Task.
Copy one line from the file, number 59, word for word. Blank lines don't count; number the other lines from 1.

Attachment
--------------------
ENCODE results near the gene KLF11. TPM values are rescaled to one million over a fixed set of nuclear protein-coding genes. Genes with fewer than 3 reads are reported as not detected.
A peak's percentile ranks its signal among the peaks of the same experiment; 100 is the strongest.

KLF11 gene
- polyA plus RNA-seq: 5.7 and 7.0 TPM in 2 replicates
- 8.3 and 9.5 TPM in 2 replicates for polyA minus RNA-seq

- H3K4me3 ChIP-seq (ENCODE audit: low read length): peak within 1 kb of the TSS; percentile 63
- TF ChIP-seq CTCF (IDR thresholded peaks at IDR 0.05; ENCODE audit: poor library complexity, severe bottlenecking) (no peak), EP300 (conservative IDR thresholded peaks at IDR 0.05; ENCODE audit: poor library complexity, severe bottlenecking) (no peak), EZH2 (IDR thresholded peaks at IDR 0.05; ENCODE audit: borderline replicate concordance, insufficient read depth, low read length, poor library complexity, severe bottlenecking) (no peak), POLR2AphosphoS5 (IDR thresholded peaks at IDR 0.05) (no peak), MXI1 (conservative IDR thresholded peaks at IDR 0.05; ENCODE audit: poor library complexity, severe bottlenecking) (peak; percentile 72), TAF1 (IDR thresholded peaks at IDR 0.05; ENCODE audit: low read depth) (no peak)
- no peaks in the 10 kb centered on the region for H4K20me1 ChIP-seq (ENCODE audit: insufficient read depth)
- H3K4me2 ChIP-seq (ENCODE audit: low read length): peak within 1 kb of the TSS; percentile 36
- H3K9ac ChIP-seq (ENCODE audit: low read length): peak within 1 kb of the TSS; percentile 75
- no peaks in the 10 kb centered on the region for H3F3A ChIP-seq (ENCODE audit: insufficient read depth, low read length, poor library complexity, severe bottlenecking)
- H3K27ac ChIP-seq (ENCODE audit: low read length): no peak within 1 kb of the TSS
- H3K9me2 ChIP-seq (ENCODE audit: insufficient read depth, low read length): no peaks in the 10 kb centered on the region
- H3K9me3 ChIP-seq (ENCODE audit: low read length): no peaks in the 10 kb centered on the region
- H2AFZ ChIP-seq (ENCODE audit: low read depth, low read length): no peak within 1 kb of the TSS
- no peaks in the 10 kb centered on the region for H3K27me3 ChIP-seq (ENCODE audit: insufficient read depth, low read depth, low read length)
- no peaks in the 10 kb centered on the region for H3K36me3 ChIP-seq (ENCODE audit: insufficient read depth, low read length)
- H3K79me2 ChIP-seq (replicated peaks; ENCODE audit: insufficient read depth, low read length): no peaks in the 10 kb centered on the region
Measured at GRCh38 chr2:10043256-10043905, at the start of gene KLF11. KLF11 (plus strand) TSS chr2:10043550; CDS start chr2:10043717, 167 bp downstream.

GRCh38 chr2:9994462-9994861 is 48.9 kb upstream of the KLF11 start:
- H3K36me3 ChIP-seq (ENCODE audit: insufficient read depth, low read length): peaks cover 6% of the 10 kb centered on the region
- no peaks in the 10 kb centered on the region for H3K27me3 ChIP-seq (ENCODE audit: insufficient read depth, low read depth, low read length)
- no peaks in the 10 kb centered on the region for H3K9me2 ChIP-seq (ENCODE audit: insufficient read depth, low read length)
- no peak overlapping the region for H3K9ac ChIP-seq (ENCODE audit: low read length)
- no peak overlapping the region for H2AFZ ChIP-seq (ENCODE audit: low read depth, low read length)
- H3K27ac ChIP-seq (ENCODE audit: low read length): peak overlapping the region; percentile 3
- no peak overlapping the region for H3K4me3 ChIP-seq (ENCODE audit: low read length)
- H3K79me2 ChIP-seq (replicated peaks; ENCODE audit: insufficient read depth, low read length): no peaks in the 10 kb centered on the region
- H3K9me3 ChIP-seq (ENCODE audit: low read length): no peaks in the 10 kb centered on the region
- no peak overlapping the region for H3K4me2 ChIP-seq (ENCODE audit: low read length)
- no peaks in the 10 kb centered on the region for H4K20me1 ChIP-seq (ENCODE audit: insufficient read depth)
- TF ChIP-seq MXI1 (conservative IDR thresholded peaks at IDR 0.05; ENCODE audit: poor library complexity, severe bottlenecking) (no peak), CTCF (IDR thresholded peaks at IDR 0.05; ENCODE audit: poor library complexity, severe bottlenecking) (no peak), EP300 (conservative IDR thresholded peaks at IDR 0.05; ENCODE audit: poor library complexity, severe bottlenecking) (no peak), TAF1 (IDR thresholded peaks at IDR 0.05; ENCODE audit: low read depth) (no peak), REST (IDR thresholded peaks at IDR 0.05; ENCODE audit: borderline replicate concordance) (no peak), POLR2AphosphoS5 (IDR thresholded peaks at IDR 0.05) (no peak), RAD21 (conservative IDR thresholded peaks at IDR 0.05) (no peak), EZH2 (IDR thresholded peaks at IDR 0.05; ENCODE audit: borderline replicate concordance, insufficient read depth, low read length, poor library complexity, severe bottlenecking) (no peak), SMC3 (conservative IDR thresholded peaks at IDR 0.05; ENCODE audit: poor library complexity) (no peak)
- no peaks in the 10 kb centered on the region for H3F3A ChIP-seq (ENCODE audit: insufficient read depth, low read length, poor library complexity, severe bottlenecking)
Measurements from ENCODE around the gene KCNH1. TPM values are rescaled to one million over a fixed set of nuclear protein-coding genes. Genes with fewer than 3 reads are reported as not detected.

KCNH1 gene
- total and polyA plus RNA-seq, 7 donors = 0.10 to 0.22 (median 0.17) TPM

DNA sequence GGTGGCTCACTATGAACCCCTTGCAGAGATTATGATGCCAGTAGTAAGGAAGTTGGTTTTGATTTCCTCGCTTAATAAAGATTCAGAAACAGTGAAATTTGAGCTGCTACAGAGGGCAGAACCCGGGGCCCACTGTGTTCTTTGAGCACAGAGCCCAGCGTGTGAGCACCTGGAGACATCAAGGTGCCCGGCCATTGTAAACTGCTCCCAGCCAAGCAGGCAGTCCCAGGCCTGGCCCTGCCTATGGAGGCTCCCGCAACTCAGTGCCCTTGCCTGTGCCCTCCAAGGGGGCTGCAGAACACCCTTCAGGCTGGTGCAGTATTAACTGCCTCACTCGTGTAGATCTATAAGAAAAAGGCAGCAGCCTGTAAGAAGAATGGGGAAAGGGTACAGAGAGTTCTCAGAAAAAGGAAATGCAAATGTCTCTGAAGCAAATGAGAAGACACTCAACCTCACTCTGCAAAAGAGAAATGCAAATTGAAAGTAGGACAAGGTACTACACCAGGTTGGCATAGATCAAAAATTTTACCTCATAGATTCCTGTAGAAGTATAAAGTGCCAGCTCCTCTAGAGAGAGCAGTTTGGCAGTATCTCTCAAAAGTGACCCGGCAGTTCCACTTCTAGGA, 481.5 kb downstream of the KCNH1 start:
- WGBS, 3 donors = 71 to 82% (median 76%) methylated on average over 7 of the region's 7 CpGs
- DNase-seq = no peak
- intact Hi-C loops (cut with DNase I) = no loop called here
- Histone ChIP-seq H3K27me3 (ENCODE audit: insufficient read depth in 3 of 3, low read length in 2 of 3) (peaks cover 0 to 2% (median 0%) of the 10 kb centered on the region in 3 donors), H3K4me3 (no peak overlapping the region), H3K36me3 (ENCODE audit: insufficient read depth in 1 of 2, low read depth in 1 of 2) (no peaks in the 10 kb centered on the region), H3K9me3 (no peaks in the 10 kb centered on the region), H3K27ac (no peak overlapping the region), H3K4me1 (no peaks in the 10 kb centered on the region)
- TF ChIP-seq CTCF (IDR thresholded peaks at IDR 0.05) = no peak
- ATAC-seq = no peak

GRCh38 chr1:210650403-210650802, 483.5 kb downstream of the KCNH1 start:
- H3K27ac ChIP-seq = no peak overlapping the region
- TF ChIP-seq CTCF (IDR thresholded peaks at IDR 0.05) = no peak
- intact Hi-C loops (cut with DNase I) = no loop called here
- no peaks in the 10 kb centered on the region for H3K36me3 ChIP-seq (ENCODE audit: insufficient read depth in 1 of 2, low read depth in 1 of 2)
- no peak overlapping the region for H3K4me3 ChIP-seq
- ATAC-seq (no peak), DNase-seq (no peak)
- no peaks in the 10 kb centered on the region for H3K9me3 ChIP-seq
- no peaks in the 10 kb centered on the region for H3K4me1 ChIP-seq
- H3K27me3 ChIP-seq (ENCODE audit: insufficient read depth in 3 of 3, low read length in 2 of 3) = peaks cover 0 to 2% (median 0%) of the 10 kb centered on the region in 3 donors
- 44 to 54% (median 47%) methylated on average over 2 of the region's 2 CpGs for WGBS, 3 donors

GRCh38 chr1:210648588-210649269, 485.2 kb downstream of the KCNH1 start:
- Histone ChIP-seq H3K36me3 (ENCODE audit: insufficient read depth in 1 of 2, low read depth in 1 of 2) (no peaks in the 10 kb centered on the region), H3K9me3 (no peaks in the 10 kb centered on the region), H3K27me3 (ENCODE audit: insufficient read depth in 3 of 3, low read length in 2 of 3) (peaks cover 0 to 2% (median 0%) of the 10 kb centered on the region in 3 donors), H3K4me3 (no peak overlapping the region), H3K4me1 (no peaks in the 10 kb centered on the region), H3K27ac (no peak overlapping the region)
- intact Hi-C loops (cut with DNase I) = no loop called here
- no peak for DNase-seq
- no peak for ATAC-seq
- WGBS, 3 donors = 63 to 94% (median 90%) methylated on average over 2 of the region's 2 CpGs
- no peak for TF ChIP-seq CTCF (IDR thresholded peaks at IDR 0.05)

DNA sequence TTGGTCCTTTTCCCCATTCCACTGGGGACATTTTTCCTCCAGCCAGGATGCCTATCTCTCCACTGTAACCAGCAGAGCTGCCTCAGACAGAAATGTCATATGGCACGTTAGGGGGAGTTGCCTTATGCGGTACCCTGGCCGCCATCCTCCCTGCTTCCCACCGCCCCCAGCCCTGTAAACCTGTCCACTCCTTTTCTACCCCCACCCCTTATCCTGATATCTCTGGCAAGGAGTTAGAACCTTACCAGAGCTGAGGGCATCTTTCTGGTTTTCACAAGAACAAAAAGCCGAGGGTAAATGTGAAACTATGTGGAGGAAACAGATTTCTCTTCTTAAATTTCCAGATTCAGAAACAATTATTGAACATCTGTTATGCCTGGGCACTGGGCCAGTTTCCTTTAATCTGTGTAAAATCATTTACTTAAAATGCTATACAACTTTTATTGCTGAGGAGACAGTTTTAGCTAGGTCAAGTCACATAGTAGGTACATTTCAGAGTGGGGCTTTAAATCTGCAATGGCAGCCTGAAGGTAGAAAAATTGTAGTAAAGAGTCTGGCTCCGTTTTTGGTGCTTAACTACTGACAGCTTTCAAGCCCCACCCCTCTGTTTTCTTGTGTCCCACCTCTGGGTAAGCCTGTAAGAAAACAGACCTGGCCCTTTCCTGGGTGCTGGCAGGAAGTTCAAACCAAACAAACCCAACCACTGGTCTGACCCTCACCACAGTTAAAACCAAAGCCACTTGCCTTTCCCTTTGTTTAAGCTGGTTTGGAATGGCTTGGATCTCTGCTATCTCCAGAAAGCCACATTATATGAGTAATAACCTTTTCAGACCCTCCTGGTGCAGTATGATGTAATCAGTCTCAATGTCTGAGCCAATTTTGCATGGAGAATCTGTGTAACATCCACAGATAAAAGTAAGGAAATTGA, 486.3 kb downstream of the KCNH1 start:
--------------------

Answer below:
- no peak for ATAC-seq